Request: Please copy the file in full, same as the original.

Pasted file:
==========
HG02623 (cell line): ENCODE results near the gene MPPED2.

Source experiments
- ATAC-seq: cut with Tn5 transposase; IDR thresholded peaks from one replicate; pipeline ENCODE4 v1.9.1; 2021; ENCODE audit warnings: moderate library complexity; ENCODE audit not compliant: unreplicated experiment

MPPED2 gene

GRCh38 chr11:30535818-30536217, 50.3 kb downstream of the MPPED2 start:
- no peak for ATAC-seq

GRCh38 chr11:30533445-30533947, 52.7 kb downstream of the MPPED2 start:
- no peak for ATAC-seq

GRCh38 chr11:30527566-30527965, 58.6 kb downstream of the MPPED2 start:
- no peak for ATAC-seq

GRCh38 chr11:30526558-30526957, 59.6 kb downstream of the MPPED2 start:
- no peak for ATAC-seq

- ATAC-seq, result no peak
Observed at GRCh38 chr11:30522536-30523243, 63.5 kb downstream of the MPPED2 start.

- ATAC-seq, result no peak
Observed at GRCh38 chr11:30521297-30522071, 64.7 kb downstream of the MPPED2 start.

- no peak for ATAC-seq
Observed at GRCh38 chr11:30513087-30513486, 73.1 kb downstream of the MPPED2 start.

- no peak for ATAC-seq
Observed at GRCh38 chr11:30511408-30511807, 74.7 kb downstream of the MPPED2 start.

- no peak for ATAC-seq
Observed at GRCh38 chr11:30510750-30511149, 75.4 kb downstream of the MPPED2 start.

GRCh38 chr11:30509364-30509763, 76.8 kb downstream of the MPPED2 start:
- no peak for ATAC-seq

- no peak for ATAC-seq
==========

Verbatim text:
HG02623 (cell line): ENCODE results near the gene MPPED2.

Source experiments
- ATAC-seq: cut with Tn5 transposase; IDR thresholded peaks from one replicate; pipeline ENCODE4 v1.9.1; 2021; ENCODE audit warnings: moderate library complexity; ENCODE audit not compliant: unreplicated experiment

MPPED2 gene

GRCh38 chr11:30535818-30536217, 50.3 kb downstream of the MPPED2 start:
- no peak for ATAC-seq

GRCh38 chr11:30533445-30533947, 52.7 kb downstream of the MPPED2 start:
- no peak for ATAC-seq

GRCh38 chr11:30527566-30527965, 58.6 kb downstream of the MPPED2 start:
- no peak for ATAC-seq

GRCh38 chr11:30526558-30526957, 59.6 kb downstream of the MPPED2 start:
- no peak for ATAC-seq

- ATAC-seq, result no peak
Observed at GRCh38 chr11:30522536-30523243, 63.5 kb downstream of the MPPED2 start.

- ATAC-seq, result no peak
Observed at GRCh38 chr11:30521297-30522071, 64.7 kb downstream of the MPPED2 start.

- no peak for ATAC-seq
Observed at GRCh38 chr11:30513087-30513486, 73.1 kb downstream of the MPPED2 start.

- no peak for ATAC-seq
Observed at GRCh38 chr11:30511408-30511807, 74.7 kb downstream of the MPPED2 start.

- no peak for ATAC-seq
Observed at GRCh38 chr11:30510750-30511149, 75.4 kb downstream of the MPPED2 start.

GRCh38 chr11:30509364-30509763, 76.8 kb downstream of the MPPED2 start:
- no peak for ATAC-seq

- no peak for ATAC-seq